2024-honda-pilot-trailsport interior front
Aside from some splashes of orange, a relatively sober interior in the context of modern “off-road” packages. Eric Weiner

The central feature of the TrailSport package is the availability of multiple drive modes: Normal, ECON, Snow, Tow, Sport, Trail, and Sand. I did some mild cow-trailing and a little mudding in the TrailSport, and it seemed eager for more. For regular driving, we stuck with Normal and ECON. Sport was a little terrier-like—cute, but it might get on your nerves after a while.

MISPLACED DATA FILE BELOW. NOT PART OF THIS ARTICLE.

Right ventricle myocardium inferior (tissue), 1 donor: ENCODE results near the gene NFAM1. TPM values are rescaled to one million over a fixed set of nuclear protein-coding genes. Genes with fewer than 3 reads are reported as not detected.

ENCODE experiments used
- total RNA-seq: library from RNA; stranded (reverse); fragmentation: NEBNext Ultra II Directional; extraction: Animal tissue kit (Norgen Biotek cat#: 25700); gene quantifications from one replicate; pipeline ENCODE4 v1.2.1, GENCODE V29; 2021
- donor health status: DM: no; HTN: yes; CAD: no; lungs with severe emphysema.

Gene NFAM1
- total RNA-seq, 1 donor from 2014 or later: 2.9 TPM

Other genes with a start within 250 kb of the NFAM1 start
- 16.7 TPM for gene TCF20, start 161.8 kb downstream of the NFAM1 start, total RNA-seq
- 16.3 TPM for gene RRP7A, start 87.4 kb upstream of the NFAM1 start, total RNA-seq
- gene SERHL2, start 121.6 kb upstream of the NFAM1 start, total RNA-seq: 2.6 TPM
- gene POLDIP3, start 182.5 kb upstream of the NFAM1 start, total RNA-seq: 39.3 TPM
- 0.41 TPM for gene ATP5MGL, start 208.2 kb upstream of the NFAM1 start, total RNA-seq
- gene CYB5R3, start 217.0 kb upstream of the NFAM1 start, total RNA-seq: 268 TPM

Bottom line: Assuming you plan some off-roading—and you’ll be letting down your TV set if you don’t!—Honda has packed the Pilot TrailSport with a lot of appropriate equipment that does not harm the SUV’s daily usefulness. The company may be late to the off-road party, but Honda got it right.

2024 Honda Pilot TrailSport

Highs: Good-looking for a family hauler. Functional. Off-road chops are (relatively) substantial. Plenty of useful standard features.

Lows: Busy transmission. Only two colors at no added cost. Lower fuel mileage than other Pilot models.

Takeaway: No longer just a cosmetic package, the Pilot TrailSport brings cool off-road digs and added capability with little to no downside.